We could be sitting on the cusp of what could be India´s biggest reform measure as far as the power sector is concerned. POWER TODAY is in possession of a copy of a recommendation report from one of India´s leading analyst firms for completely transforming the subsidy regime as it exists in the current form.
When reports last came in, almost 10 crore LPG customers have registered for the PM´s PAHAL Yojana, the ambitious scheme which transfers cash subsidy directly to customers´ bank accounts. The Direct Benefit Transfer Scheme for LPG subsidy covers more than 65 per cent of the 15.3 crore LPG consumers in the country. It has weeded out rampant black marketing in the sale of LPG cylinders.
Now the government seems to be considering a revolutionary move to extend this direct cash transfer mechanism to electricity subsidies. The report in our exclusive possession states that the current subsidy mechanism has a number of lacunae that have to be ironed out. For example, the existing mechanism often encourages utilities not to improve billing accuracy. Further, utilities often have low incentive to improve collections from highly subsidised customers. From the viewpoint of state governments, the existing subsidy mechanism often provides no incentive to utilities to improve their performance. Furthermore, highly-subsidised customers also have absolutely no incentive to rationalise their electricity consumption pattern.
The proposed direct transfer scheme will therefore serve three objectives: it´ll usher in some much-needed transparency into the system; many existing challenges can be overcome and the government can extend the critical net of financial inclusion to those parts of the country which currently see their fuel subsidies evaporate in the current transfer mechanism.
Since this is a strictly confidential report still being considered by the government, it would not be prudent on my part to reveal further details at this stage.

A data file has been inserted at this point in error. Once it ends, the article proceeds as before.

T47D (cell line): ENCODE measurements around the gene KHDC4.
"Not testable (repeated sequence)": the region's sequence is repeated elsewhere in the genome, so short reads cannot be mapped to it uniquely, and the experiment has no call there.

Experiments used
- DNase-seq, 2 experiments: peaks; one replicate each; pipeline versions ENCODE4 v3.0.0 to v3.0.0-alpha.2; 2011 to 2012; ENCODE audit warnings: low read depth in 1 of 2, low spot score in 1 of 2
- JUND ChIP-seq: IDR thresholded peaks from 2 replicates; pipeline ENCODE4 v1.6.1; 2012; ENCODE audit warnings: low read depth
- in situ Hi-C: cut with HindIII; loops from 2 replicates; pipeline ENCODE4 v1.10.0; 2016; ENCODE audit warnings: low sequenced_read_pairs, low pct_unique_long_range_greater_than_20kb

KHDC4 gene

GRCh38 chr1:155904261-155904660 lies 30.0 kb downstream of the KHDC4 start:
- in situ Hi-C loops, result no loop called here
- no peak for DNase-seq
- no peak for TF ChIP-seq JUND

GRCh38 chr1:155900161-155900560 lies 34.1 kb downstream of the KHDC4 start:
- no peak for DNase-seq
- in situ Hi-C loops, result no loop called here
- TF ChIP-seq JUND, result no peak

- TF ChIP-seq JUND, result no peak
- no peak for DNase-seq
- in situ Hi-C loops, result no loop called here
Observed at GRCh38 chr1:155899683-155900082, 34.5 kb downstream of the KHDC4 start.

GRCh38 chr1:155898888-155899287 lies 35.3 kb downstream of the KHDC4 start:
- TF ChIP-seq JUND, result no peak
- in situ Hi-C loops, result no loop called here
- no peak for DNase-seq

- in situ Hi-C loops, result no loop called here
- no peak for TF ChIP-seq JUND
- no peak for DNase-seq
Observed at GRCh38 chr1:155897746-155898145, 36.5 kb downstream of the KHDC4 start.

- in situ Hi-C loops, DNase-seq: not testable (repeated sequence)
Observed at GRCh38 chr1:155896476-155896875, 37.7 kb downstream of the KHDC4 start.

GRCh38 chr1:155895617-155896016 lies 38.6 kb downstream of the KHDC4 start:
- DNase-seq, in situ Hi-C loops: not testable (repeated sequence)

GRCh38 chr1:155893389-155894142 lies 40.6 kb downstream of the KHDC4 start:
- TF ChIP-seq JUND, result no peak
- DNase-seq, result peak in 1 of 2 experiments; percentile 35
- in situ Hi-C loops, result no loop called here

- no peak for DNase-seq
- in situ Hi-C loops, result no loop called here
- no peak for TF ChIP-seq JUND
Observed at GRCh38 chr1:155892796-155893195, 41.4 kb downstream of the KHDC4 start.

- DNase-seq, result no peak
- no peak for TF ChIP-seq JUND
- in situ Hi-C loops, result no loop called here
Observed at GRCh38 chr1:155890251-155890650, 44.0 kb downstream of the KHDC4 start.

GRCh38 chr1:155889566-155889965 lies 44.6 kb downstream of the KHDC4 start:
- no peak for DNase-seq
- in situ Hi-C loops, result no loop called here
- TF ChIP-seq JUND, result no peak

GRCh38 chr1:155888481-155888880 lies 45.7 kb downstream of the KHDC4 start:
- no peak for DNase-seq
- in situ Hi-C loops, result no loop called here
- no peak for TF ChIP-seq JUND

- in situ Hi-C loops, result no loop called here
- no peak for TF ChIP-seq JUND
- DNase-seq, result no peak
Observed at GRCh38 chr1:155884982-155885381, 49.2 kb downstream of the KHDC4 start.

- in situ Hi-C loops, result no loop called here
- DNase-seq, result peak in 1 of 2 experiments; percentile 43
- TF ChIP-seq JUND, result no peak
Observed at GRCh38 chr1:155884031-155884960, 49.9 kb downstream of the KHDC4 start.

As we are discussing electricity reforms here, I would like to draw your attention to our current Cover Story where we sort the wheat from the chaff as far as a couple of electrification schemes are concerned: the Rajiv Gandhi Gramin Vidyut Vikas Yojna (RGGVVY) and the Restructured Accelerated Power Development and Reforms Program (R-APDRP). We were astonished to discover that both critical schemes are now hanging in limbo due to unrealistic timelines, contracts awarded to ineligible entities and the lacklustre approach of concerned stakeholders. The danger is that both RGGVVY and R-APDRP seem to be a couple of massive white elephants in the making.
On an aside, a recent development has convinced me that we surely live in interesting times as far as renewable energy is concerned. Tiny Costa Rica has become the first country to power itself entirely on renewable energy. For the whole of 2015, the Central American country´s grid has been fed by hydroelectricity and absolutely no fossil fuels. Beijing, with its air pollution crossing all limits, too recently shut down two more coal fired power plants in line with its plan to shut down all by 2017. In a clean air action plan (2013-2017), the Chinese government plans to reduce 13 million tons of coal consumption within five years. By replacing the coal-fired power plants with gas-fired ones, the capital hopes to cut emissions of 10,000 tons of sulphur dioxide, 19,000 tons of nitric oxide and 3,000 tons of dust every year. We are on the cusp of a new revolution in energy with new discoveries, evolving economics and deteriorating environment playing a role in the final choices that are being made.
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